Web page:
The Highlight of the Month program at The Indian Craft Shop focuses on a particular craft area, region or artist family/group. Our aim is to illustrate the diversity of tribal groups and the wide variety of artistic expressions and traditions in the country today.
In many ways, Vivian Ross is like her baskets -- at the heart of each one is cedar and a tradition that goes back thousands of years. Also woven into each basket are strands and colors that reflect the other influences that have shaped her life.
Before she was born, Vivian's mother, Anna Benson, lived in the Aleut Village of Katmai. Anna and her family were forced to relocate after Mt. Katmai erupted in 1912 and buried the village in over six feet of ash. They relocated to Bristol Bay, where Anna attended the missionary boarding school. It was here that Anna learned to blend her Aleut art with the Yup'ik style of weaving that was prevalent in this area.
Anna became an accomplished basket weaver and passed this knowledge on to Vivian. Unfortunately, Anna passed away before seeing her daughter take up the traditional basketweaving of her ancestors.
"We called our mother, Anna Strongwoman," said Vivian. "The first baskets I made bear her traditional motifs, a thunderbird and deer. My mother would be proud if she could see what I'm doing today." Later, Vivian would add another pattern from her family -- her stepfather Benny Benson's design that became the Alaska State flag.
Vivian grew up in Alaska and later spent time in the Hawaiian Islands and Guam. Today, Vivian lives in Oregon, visiting Alaska whenever possible. "I loved the colors in baskets from the Pacific Islands," says Vivian. "It's one of the reasons I enjoy experimenting with different colors, textures and materials."
She creates beautiful baskets from natural materials she gathers and prepares. Vivian spends months collecting, soaking and trimming the grasses and barks, curing most of them for three to six months. Cedar is the basis for almost all of her baskets, medicine pouches and quivers. Most of her baskets begin with a plaited center, accented with rows of twined grasses. She gathers the raw cedar bark early in the spring when the sap is running from living trees. She also uses bark from downed trees, soaking it for a day or two until scraping and cutting will separate the outer bark. The bark is coiled when wet and then cured for six to eight months.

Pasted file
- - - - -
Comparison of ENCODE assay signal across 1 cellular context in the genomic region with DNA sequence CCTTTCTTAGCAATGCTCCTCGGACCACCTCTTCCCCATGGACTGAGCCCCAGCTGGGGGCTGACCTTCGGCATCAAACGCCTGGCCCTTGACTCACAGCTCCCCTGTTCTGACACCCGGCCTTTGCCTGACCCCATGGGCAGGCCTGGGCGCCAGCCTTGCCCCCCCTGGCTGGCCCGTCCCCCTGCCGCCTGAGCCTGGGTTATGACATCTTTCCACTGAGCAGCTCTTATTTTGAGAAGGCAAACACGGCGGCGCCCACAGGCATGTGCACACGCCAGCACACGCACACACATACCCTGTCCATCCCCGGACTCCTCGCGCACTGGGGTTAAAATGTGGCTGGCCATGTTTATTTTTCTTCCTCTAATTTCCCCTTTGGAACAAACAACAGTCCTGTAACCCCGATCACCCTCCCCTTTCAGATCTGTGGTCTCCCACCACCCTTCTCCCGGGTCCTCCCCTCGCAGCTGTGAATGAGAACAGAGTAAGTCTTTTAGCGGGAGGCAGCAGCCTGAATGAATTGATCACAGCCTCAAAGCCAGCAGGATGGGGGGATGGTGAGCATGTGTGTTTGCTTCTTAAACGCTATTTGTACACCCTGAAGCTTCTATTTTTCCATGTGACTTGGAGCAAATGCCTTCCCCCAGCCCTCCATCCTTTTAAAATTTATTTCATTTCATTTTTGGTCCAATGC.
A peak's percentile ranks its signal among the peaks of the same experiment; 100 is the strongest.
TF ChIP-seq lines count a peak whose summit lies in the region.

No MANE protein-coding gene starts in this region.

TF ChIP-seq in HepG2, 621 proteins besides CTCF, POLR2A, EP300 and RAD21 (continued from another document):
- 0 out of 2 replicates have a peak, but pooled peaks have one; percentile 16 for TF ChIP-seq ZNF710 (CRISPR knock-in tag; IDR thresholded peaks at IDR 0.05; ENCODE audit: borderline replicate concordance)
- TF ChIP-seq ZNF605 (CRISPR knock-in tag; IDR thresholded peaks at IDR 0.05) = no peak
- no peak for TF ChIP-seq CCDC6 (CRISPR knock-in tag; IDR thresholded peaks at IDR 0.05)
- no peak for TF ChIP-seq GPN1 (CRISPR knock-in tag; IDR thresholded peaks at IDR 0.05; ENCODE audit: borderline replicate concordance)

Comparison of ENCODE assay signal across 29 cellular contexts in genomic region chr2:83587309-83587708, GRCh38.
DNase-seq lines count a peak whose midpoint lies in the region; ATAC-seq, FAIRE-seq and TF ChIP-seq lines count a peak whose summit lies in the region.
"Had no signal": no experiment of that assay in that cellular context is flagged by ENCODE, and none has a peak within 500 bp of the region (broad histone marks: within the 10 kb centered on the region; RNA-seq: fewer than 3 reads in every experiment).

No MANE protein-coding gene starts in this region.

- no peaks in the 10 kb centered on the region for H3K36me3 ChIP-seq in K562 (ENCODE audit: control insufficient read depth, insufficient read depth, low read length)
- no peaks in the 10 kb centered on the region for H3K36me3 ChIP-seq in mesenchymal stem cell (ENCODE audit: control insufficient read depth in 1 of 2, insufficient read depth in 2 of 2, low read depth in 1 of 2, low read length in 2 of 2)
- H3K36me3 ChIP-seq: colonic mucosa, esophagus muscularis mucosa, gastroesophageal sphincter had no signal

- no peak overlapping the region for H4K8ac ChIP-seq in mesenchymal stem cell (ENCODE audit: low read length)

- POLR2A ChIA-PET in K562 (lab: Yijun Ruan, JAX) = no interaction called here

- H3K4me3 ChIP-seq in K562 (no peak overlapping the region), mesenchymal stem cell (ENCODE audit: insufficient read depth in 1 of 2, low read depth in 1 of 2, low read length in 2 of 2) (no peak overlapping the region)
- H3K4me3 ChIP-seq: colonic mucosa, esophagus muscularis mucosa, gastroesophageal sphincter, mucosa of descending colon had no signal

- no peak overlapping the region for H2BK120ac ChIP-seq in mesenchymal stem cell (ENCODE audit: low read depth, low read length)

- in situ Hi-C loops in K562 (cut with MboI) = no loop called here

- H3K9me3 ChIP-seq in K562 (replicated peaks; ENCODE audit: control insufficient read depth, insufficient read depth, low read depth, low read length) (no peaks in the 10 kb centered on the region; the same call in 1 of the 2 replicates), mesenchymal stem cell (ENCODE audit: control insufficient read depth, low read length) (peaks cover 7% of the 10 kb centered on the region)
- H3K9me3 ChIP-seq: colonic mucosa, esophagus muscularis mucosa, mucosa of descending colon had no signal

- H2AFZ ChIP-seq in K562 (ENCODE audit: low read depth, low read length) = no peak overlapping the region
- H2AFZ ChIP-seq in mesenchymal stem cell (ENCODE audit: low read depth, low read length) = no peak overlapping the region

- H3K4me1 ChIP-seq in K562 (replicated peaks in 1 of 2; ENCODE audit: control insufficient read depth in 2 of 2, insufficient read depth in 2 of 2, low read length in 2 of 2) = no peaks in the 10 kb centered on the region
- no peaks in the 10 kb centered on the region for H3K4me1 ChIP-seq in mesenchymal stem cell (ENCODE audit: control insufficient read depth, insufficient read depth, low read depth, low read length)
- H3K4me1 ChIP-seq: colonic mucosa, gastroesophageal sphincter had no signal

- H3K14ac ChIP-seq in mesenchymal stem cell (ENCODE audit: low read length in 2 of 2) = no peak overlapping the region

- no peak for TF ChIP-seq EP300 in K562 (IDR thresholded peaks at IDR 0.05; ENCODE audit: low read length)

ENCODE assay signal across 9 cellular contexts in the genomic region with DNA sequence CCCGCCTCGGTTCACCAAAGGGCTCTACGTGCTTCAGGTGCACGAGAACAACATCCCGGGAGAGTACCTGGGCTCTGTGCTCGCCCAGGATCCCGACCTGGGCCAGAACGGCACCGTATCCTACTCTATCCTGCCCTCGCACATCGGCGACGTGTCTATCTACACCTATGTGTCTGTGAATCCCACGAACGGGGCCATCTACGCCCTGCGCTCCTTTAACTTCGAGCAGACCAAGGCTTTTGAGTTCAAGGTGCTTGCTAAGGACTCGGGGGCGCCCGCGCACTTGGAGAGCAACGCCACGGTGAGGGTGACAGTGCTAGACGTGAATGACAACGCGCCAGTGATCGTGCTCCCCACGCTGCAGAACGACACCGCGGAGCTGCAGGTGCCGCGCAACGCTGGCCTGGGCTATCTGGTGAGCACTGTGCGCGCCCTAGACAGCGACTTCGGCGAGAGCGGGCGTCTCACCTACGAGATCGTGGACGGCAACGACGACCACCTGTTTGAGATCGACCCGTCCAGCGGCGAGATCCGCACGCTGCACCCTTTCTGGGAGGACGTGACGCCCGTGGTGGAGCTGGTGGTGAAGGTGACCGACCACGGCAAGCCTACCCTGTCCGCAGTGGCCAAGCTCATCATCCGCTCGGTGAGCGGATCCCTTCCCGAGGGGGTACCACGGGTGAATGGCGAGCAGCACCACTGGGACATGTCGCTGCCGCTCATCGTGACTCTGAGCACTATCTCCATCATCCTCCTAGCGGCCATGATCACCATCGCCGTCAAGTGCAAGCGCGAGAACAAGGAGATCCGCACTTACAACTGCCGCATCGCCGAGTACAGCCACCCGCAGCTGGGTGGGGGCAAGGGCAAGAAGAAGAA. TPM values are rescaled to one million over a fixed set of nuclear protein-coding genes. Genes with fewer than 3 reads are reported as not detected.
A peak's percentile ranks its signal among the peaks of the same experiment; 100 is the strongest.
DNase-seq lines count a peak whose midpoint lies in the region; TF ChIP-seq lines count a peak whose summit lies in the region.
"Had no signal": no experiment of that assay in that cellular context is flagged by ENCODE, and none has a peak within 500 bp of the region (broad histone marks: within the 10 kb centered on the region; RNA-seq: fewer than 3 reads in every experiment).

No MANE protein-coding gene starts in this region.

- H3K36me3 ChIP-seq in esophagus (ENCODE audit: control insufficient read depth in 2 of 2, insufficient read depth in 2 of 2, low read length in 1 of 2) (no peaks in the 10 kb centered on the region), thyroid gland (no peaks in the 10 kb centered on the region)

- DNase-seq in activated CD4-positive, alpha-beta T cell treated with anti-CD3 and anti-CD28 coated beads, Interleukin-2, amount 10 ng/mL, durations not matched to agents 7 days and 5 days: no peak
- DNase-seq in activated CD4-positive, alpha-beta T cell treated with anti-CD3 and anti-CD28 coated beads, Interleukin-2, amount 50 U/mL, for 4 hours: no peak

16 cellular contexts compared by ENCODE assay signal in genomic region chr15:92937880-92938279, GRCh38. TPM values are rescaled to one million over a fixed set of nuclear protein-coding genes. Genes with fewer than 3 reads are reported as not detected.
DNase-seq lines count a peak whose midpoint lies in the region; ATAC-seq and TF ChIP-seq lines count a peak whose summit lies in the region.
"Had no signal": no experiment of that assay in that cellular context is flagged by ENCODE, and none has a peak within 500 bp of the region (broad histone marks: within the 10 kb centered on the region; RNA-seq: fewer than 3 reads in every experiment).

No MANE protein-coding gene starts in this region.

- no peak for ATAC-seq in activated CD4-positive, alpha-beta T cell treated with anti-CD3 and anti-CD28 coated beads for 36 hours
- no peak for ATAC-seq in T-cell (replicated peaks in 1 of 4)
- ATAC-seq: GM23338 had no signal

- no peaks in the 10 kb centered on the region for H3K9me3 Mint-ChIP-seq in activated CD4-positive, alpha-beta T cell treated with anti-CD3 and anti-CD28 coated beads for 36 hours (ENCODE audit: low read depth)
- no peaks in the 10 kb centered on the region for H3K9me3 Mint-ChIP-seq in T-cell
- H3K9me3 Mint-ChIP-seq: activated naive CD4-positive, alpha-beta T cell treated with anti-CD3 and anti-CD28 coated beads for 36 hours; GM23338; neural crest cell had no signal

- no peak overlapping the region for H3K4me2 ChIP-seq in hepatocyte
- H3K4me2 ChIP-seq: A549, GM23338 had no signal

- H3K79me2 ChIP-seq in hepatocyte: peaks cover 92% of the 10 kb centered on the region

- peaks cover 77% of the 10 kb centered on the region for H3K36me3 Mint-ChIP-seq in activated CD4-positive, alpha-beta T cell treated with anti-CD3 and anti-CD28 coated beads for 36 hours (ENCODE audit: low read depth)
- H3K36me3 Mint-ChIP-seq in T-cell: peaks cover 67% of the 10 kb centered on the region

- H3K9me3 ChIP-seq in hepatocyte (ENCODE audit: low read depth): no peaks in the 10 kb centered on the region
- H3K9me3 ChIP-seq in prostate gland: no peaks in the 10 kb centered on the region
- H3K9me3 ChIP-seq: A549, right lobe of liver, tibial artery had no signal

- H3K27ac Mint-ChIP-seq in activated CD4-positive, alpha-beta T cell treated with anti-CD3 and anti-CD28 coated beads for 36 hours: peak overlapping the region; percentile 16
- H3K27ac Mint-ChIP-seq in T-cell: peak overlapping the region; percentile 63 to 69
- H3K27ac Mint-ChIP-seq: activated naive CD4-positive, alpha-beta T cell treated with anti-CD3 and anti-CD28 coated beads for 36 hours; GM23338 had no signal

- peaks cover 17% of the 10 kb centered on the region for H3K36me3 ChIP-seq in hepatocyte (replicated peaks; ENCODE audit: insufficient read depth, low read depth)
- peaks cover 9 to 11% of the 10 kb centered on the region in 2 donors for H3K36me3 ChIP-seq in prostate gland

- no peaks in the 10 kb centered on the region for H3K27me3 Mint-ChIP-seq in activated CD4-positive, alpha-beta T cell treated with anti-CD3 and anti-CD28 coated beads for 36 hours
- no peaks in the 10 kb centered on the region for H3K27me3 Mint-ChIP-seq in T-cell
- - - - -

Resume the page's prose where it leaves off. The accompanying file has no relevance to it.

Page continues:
To gather materials, Vivian travels the Northwest. She gathers brown runners from the wild strawberry plants on the Oregon coast, white bear grass which only grows in the Cascade Range, and sweetgrass that must be handpicked in June and handled with care to prevent breakage. She gathers bear grass one strand at a time, and never more than eight or ten strands from any one clump. She also likes to use white and black seaweed from the coast, dark and light cherry bark that she scrubs to a high gloss, cat tails, green crocosmia leaves, green day lily leaves, white yucca leaves and even some grasses she grows in front of her house.
Vivian is a member of the Northwest Native American Basketweavers Association, the Columbia Basin Basketry Guild and is a registered artist with the Alaska Silver Hand program. In addition to her baskets, Viv also dries and paints gourds, and produces stained glass with Indian designs.
©The Indian Craft Shop 2002